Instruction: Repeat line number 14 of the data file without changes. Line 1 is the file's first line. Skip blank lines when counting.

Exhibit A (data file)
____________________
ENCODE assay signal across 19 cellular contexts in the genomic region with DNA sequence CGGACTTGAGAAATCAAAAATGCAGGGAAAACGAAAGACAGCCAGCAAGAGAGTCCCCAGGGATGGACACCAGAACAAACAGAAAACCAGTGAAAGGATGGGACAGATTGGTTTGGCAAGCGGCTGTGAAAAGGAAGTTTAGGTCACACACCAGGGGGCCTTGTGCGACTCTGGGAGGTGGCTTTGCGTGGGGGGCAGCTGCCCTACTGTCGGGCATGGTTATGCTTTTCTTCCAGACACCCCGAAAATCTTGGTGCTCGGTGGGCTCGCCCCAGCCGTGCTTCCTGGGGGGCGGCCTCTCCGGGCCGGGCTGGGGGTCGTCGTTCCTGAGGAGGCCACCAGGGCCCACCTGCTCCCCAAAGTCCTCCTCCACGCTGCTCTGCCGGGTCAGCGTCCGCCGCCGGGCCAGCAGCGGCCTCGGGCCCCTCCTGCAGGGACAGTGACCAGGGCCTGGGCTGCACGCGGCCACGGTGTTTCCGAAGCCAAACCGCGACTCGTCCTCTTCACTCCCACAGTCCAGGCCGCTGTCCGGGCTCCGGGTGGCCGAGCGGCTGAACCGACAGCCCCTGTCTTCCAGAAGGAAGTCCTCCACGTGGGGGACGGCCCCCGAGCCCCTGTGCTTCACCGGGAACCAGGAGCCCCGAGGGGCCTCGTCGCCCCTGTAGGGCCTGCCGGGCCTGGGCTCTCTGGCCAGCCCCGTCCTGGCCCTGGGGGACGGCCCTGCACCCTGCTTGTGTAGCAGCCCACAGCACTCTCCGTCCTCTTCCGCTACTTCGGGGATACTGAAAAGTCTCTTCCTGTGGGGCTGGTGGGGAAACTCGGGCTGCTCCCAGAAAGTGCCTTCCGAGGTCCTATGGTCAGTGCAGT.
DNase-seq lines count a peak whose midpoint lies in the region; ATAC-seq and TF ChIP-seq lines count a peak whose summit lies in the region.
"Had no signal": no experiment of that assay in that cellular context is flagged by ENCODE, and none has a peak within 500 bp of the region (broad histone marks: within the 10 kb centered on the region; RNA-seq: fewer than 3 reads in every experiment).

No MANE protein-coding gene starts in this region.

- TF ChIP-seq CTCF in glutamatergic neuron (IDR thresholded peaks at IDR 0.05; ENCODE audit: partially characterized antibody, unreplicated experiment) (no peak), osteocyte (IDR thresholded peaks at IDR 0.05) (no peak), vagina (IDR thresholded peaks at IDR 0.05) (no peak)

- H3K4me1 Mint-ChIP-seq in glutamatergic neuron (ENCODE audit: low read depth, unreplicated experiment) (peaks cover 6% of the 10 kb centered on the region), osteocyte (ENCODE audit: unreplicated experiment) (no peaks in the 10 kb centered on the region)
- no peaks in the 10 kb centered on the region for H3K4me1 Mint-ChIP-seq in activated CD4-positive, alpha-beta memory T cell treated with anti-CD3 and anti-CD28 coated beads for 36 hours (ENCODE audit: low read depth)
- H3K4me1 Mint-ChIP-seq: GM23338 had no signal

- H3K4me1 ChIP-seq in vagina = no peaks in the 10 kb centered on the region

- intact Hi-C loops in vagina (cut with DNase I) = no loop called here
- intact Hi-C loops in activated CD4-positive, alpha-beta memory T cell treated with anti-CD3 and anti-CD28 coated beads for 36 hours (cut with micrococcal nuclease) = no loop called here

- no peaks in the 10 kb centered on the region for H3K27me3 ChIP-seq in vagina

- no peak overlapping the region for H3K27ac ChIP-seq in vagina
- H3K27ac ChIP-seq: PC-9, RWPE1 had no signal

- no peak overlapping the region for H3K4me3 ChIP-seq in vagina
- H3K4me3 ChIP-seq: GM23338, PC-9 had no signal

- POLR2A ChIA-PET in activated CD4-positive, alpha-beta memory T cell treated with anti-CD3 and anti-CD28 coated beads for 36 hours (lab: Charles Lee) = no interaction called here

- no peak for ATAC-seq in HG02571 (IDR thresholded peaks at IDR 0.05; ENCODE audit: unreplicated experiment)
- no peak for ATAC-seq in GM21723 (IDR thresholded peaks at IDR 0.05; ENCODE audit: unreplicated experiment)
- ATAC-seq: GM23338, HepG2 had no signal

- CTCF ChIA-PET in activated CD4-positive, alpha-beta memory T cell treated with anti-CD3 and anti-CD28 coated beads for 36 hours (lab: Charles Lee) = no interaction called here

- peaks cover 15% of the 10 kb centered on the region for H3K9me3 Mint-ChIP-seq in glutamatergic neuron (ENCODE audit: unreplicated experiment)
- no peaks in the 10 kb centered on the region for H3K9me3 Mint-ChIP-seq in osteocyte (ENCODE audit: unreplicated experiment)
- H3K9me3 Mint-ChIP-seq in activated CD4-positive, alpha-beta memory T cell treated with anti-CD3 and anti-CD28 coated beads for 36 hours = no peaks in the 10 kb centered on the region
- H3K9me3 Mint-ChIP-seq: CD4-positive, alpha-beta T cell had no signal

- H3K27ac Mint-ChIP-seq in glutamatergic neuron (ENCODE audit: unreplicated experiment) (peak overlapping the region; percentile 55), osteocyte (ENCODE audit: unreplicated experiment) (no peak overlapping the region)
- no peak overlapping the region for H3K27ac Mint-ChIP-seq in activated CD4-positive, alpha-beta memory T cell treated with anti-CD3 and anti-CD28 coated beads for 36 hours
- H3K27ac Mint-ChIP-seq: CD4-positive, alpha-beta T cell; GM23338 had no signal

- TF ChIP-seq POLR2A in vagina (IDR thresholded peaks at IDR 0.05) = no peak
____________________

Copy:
- H3K27ac ChIP-seq: PC-9, RWPE1 had no signal